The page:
In the afternoon, there was a mix of international and regional experts analysing the core components of a successful grassroots set up, how they can be implemented in China and how the different stakeholders involved can best deliver the necessary level of coach education to foster the talent needed to ensure China achieves its footballing aims.
Corné Groenendijk, AFC Ajax, Manager Ajax Coaching Academy
“We have 7 staff members working in China on a full-time basis.”
“We’re all in the same position, we all have to adapt. China has a very strong culture and a very strong country.”
“Our biggest struggle is to find talent at a young age, it’s the same all across the world.”
Marius Lorenz, Borussia Dortmund, Sporting Co-ordinator China
“We want to coach the local coaches so they can spread the BVB philosophy, but we also listen to their philosophy to find a balance.”
“The main part of the role is instant feedback. It’s not about copy and paste simple exercises, we need to adapt and react.”
Carlos Casal, LaLiga, Senior Specialist in Sport Projects Development
“We have many programmes with the CFA and ministry of educations. The approach we need to show is that football is very complex. There’s needs to be research and study”
“Football development is mostly based on the clubs. Its present in schools, but it happens mostly at club level in Spain. But in China, it needs to start in school to help the football development system.”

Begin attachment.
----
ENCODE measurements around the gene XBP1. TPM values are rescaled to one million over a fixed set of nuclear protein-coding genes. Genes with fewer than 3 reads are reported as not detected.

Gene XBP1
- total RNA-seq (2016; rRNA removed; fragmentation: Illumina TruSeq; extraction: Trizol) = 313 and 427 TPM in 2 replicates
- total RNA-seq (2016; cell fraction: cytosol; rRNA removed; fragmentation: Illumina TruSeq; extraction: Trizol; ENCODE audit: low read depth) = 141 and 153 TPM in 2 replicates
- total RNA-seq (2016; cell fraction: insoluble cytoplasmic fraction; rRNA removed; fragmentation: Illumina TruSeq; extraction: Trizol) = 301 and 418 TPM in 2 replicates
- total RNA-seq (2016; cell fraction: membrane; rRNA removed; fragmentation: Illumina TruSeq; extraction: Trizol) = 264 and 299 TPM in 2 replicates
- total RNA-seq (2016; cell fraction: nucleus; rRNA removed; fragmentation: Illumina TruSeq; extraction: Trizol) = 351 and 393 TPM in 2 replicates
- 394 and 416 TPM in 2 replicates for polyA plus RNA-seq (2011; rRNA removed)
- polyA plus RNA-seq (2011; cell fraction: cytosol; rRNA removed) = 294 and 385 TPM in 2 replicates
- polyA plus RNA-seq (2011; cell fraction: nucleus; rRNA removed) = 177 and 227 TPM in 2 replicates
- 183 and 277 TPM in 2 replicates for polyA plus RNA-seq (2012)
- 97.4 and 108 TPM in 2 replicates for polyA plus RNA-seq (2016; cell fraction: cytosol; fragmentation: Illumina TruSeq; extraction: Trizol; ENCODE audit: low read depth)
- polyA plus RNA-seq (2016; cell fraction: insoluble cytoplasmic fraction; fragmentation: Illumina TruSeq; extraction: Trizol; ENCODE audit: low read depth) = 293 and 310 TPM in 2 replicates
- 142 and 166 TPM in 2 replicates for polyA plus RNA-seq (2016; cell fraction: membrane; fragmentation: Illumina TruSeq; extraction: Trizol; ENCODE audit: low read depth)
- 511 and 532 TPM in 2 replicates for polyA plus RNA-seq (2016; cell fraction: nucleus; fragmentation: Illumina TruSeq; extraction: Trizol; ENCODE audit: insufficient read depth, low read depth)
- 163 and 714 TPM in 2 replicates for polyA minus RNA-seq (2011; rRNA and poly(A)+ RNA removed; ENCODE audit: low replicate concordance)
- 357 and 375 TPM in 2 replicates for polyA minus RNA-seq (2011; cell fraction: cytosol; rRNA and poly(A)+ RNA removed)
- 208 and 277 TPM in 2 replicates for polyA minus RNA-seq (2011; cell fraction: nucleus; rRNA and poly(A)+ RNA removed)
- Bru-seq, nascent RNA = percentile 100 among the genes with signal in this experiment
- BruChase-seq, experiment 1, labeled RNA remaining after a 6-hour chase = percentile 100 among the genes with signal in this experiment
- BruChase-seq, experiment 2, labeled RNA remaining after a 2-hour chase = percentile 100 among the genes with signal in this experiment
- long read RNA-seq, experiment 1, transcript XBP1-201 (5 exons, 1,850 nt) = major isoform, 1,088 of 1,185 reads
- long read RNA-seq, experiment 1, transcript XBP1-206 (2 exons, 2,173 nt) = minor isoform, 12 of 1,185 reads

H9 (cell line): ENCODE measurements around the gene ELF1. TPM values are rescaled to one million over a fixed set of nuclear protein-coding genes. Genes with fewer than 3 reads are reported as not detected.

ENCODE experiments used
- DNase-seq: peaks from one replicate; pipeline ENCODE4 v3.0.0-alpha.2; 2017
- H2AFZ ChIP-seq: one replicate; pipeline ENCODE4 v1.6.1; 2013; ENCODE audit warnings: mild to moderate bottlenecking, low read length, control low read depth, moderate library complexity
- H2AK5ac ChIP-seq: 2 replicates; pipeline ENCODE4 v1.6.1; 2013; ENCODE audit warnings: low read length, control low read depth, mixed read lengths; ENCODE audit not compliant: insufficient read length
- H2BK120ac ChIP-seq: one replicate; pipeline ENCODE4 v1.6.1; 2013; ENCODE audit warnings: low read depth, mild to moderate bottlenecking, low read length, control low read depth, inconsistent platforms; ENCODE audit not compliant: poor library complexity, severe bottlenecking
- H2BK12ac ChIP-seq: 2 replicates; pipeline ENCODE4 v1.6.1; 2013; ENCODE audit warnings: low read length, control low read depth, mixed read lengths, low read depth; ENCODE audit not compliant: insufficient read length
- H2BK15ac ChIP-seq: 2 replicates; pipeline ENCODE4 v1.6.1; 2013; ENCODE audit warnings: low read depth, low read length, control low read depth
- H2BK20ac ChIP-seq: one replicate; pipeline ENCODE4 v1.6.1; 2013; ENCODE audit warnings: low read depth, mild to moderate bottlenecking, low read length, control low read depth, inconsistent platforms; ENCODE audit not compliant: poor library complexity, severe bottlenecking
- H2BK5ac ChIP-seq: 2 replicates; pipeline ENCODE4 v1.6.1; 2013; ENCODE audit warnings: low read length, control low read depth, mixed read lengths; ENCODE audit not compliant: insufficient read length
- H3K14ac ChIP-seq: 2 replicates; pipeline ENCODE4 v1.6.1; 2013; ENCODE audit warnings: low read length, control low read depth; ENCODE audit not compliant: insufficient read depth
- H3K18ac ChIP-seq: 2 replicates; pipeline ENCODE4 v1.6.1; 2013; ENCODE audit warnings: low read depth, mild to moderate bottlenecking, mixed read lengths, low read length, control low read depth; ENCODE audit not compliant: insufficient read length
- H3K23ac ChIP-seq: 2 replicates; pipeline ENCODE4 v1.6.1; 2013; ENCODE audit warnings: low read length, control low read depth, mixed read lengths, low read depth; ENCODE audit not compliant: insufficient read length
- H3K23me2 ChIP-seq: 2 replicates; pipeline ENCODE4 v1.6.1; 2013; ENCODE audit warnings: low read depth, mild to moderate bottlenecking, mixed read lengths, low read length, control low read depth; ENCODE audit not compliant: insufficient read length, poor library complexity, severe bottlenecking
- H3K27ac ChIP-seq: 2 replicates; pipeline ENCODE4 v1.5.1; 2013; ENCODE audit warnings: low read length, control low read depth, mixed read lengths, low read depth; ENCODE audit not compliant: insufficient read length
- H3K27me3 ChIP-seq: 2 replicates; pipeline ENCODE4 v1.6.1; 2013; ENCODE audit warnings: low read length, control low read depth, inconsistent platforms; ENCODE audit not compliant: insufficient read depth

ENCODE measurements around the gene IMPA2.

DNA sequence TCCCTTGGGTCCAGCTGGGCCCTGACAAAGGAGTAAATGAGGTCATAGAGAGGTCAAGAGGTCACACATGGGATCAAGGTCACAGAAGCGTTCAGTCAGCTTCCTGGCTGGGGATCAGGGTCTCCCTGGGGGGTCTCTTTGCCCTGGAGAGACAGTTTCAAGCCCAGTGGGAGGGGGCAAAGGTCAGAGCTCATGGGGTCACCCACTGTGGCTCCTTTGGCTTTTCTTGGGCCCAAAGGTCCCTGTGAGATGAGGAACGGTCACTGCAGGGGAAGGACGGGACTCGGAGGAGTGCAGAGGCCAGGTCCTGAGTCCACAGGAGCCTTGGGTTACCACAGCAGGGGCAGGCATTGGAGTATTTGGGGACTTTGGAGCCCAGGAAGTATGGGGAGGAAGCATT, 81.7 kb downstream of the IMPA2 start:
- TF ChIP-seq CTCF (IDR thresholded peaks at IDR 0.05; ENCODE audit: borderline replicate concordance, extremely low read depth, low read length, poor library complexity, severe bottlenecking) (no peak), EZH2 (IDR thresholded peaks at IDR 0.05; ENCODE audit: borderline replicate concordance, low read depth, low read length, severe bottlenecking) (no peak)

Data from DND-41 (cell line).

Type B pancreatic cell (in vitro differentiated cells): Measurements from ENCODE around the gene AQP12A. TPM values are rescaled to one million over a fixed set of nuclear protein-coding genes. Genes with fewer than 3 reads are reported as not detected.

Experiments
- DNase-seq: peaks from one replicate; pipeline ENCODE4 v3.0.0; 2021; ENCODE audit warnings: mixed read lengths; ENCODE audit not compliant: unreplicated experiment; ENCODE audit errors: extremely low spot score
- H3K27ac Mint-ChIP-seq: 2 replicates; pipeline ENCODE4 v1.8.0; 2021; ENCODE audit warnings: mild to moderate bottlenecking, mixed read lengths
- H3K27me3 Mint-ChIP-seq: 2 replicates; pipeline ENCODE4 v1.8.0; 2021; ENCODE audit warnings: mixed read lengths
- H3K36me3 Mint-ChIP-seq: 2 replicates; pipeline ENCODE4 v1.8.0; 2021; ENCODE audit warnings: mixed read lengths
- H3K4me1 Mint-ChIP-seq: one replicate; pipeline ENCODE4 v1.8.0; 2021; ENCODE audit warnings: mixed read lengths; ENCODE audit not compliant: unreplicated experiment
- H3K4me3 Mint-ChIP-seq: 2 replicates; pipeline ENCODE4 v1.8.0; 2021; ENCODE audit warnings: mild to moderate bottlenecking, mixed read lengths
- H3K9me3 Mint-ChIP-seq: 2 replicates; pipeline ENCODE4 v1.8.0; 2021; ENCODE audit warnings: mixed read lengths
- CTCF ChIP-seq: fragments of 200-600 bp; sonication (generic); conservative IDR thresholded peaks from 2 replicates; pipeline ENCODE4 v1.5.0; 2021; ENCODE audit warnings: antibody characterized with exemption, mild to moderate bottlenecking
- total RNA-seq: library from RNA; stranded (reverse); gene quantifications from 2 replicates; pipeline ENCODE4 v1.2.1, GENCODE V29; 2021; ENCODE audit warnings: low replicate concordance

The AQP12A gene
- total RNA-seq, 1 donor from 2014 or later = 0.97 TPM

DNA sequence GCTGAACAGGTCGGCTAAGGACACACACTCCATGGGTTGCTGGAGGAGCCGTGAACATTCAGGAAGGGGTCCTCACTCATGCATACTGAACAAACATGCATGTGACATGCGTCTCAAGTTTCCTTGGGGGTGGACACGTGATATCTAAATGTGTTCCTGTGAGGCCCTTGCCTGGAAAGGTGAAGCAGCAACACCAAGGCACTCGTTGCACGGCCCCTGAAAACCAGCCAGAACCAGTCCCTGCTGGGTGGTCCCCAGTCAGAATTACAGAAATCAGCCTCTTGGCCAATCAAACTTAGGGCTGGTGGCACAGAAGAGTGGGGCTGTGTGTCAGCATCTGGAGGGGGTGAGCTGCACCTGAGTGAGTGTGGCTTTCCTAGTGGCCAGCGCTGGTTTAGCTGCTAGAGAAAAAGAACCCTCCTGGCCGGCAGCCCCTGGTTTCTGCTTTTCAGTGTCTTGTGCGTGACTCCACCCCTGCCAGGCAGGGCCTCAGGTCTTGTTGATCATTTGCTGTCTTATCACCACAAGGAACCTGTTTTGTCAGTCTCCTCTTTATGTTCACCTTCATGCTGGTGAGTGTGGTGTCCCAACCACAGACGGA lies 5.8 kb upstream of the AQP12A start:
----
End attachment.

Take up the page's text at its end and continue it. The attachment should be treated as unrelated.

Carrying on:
Jean-Pierre Papin, Former International, France
“Football is a privilege, and to play everyday is to have fun. You never know if you will succeed in the future so you need to enjoy it while you can.”
“Both football at school and at club are very important”
The Player’s Perspective
Football legends Juliano Belletti and Dario Conca wrapped up the event by speaking on a panel discussing Modern Football - The Players Perspective - discussing everything from the impact of social media and digital technologies on and off the pitch to tournament expansion to the the possibility of new competitions. It was the ideal way to end a fantastic 2 days in Hainan, China.
Juliano Belletti, Brazil, Former International
“I think a lot of players from Brazil are willing to come and play in China”
“China continues to learn from western football and we feel proud that we can help the global game. There’s always responsibilities, especially for the players who come to play in China.”
“If you are a professional football player, you have to be very careful what you post online.”
Dario Conca, Guangzhou Evergrande and Shanghai SIPG, Former Player
“Chinese football has achieved great progress and the national team has good players. They are in the right direction. There’s no doubt China will become a strong football nation.”
“I was very happy to have played in China and to have witnessed the growth of Chinese football.”
“The experience I had in China was very important to my career.”
“I knew living in China wasn’t going to be easy. I looked forward to overcoming the challenges. The Chinese people were very hospitable and made me feel at home.“
It’s clear to see China remains an important and growing market for the sport of football. The China football ecosystem continues to mature as technology and infrastructure develops rapidly and more international experts offer and receive high-level collaborations and partnerships with their Chinese counterparts. We’re delighted to offer such a platform for the industry’s best and brightest to share experiences and thoughts on the future.
We’d like to thank all our partners, supporters, delegates, and media for making Soccerex China 2019 a success, and we can’t wait to return again next year. Thank You!